clock menu more-arrow no yes

Filed under:

Giants-Cowboys “Kudos & Wet Willies” review

New, comments

Let’s assess the good and the bad from Sunday’s latest loss

NFL: Dallas Cowboys at New York Giants
Rhett Ellison celebrates his touchdown catch.
Robert Deutsch-USA TODAY Sports

Another game, another loss for the New York Giants on Sunday as they continue their march toward the worst 16-game season in franchise history. Let’s get to the “Kudos & Wet Willies” from a close-for-three-quarters 30-10 loss to the Dallas Cowboys.

Kudos&WetWillies_468

Kudos to ...

Wayne Gallman — Was the Giants’ primary running back on Sunday, which may have partially been due to Orleans Darkwa playing through illness. Whatever the reason, Gallman responded. He had career highs in carries (12, yards (59) and receptions (7).

Rhett Ellison — Four pass receptions tied a career-high for the blocking tight end. His 1-yard touchdown catch was his second score of the season, which is a career-high for the six-year veteran.

Wet Willies to ...

Giants’ lack of aggression — It would be cruel, and wrong, to give Steve Spagnuolo a ‘Wet Willie’ in his first game as interim head coach. Last week was incredibly difficult and Spagnuolo handled it with grace. The Giants also appeared prepared and read to play on Sunday.

What has to be criticized, though, is Spags’ conservative decision-making during the game. Punting on fourth-and-3 from the Dallas 37-yard line with the score 3-3 in the second quarter? Absolutely had to go for the first down there. You can argue that the Giants also should have gone for it on fourth-and-8 at the Dallas 46-yard line with 4:42 to play and the score 17-10. Also, there was that first possession of the game. First-and-20 at the Cowboys’ 23-yard line and the Giants run the ball three straight times? They basically give up and accept the field goal? Mike that’s on offensive coordinator Mike Sullivan, but it’s still far too passive.

Critical drops — With the score still tied at 10-10, Roger Lewis Jr. and Sterling Shepard both dropped perfectly-thrown third-down passes that forced punts. Catches would have given the Giants first downs in Dallas territory. With the score 17-10, Evan Engram dropped a ball that would have been a first down. As slim as the Giants’ margin for error is on offense, you have to make the plays that are supposed to be made.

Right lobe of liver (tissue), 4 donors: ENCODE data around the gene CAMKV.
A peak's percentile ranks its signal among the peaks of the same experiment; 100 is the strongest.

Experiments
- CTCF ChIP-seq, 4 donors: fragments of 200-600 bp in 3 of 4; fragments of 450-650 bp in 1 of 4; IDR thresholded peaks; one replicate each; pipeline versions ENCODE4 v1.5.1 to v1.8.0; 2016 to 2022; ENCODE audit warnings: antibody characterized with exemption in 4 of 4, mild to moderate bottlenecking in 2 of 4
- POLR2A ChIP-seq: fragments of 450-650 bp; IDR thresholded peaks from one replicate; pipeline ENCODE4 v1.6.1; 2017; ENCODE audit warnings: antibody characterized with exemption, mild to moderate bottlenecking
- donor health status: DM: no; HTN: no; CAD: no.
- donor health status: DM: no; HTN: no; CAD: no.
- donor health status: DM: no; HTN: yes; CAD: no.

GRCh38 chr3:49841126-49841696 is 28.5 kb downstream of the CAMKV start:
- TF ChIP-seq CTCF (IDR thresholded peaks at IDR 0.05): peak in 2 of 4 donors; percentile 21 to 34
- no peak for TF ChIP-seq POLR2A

Big plays allowed — The Giants gave up an 81-yard touchdown on little more than a dump off pass to running back Rod Smith, a 50-yard touchdown to Dez Bryant thanks to a missed tackle by Brandon Dixon (who otherwise played well) and a 20-yard touchdown to a completely uncovered Jason Witten.

Right side of the offensive line — It almost feels unfair to give individual ‘Wet Willies’ to Jon Halapio and Bobby Hart — they shouldn’t be playing to begin with. Halapio was a sieve at right guard and ended up rotating with veteran John Greco. He also committed a key holding penalty on the Giants’ first possession. Hart didn’t give up any sacks to Demarcus Lawrence, but Lawrence got two hits and six total pressures on Eli Manning. He was in the quarterback’s face all day.

Kwillie to ...

Eli Manning — It’s ridiculous to criticize the quarterback for his two late-game interceptions. The game was already out of reach and at that point you take more risks. Manning had a really good first half, except for missing a wide open Ellison with the Giants using an unbalanced line on their first drive. He also had a couple of near misses in the third quarter on deep balls to Lewis and Shane Vereen, though since he was running to his left and throwing across his body it’s tough to criticize the one to Vereen. Some good from Manning, and a nice reception for him from the crowd at the beginning of the game, but not enough.